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By Adam Singolda | Published on April 09, 2021 by AdAge
$1 billion pledges are nice, but their partners deserve more.
Consumer companies, including the industry’s favorite duopoly, rightfully put consumers first. But Facebook and Google too often forget about publishers, their partners on the open web.
It’s a problem when such companies become more important than their partners—especially when the majority of their revenue comes from consumers, while partners rely mostly on the companies for revenue.
Imagine if Facebook and Google were dependent on publishers to reach consumers? What would they do differently to ensure publisher sites thrived?
Recently, both Facebook and Google pledged to invest $1 billion to pay for content that fuels their services. Not everyone agrees on how valuable this actually is, and it’s unclear if the money represents the true value of content appearing on search engines and in social feeds. More importantly, is this what truly matters to the open web and to publishers?
Here are 5 things publishers should demand from Google and Facebook to prove their commitment to supporting journalism, publishers and the open web.
Send traffic, don’t host it
Big Tech should pledge to send traffic to the open web instead of coming up with new ways to host it. We don’t want any more solutions like Instant Articles. These types of initiatives have killed sites like The Awl and DNAInfo. Publishers like money, but they like direct relationships with consumers on their sites even more.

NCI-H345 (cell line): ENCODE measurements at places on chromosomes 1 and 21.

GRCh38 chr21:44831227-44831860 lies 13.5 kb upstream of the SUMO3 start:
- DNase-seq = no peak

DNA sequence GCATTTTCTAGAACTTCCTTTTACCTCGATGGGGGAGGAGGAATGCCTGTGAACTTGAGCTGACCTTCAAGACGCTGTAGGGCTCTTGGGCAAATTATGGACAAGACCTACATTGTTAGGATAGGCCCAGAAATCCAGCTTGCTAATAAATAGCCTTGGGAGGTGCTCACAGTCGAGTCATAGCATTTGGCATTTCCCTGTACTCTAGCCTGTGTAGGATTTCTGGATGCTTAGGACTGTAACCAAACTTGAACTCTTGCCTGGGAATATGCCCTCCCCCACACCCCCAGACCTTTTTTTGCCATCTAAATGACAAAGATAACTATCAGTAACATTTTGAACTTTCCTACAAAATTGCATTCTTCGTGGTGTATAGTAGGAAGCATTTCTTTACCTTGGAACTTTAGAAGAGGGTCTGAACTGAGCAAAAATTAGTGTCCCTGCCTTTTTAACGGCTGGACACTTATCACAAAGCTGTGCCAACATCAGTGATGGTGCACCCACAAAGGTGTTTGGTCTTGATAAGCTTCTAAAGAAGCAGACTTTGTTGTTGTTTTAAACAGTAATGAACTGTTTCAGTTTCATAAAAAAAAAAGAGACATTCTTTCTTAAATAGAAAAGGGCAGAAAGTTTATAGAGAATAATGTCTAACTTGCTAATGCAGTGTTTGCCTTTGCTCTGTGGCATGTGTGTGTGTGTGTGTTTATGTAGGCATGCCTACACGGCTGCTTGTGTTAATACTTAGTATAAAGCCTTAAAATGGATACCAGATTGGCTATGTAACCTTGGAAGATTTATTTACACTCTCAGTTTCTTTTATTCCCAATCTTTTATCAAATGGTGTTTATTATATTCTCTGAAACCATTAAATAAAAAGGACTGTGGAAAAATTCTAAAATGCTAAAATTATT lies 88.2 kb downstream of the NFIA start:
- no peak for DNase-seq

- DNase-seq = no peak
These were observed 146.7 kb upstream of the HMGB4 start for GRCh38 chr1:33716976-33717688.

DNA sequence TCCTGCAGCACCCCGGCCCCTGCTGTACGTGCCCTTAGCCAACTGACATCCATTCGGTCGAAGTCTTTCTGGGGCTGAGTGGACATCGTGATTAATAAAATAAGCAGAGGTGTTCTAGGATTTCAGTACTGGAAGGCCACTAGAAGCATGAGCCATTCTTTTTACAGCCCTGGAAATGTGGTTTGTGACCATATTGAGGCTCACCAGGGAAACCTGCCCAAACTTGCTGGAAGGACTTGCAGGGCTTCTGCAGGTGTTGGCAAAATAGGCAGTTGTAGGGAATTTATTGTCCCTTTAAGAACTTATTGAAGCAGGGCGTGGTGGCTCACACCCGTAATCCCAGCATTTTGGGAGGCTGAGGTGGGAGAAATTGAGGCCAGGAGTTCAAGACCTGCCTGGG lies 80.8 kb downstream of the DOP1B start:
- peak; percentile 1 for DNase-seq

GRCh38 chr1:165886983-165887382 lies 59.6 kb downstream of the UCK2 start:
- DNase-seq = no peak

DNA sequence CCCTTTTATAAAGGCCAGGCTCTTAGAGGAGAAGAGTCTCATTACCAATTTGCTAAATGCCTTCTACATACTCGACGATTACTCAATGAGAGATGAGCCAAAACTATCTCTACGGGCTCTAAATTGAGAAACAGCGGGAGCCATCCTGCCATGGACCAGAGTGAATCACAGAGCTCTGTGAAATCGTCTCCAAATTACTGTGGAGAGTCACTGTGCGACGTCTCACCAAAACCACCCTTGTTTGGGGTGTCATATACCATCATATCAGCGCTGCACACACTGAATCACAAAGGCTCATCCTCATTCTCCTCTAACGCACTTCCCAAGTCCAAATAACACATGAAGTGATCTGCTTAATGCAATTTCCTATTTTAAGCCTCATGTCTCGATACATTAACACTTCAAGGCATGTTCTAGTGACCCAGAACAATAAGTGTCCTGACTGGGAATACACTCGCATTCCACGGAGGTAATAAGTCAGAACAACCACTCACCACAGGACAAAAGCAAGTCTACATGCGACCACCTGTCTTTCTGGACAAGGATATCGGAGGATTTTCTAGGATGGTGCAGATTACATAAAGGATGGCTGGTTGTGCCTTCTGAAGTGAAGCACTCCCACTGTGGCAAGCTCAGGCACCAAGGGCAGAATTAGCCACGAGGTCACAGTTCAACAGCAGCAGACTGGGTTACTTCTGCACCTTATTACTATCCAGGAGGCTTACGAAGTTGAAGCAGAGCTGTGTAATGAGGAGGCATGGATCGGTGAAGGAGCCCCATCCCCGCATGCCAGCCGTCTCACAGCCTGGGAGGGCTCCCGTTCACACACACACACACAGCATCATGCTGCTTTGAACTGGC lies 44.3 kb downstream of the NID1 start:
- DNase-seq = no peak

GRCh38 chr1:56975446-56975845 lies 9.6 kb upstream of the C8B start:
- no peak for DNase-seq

Use your insights to improve the open web
The data Facebook and Google uses for their own services helps them monetize and engage consumers on social feeds and search pages. They should share what publishers’ customers are reading and watching on their platforms. This would give publishers a better idea for content they should create, how to create more engaging journalism, how they can better personalize their sites and more.
Build an early warning system to protect publisher traffic
When almost 50% of the open web’s traffic comes from social networks and search engines, every small change to the algorithms, or how traffic is being sent, creates a butterfly effect in the open web. Sites including Mic and The Little Things have suffered tremendously after waking up one day to changes in traffic.
If 100% of Google’s and Facebook’s revenue came from sites such as Mic, they would immediately try to help fix a decrease in traffic.
What should happen? When a segment of publishers experiences a more than 10% of traffic fluctuation in traffic—a threshold commonly used in service level agreements between firms—Google and Facebook could commit to a cure period to try and help the publisher.
Help get 3 billion people on the open web to login
Google and Facebook should encourage consumers to log into publishers’ sites—in addition to Facebook and Gmail—and should help publishers with strategies to better serve those visitors. Publishers could then provide a more personalized and cross-device experiences and realize better average revenue per user. Google and Facebook could also help publishers sign up customers to newsletters, paid services, events and more. This will make the open web we need better and stronger.
Defeat fake news and hate speech
We’ve complained about Big Tech for years and the fake news and hate speech it has distributed. It is a risk to everyone, Facebook and Google included. Let’s build a public policy and share bad actors’ information with one another so we can all block them faster while making sure there is always diversity of opinion globally.
A thriving open web is good for people, for publishers’ businesses and for Facebook and Google too. It’s great for making search engines and social feeds more interesting, and better for the hundreds of thousands of employees who work for the platforms.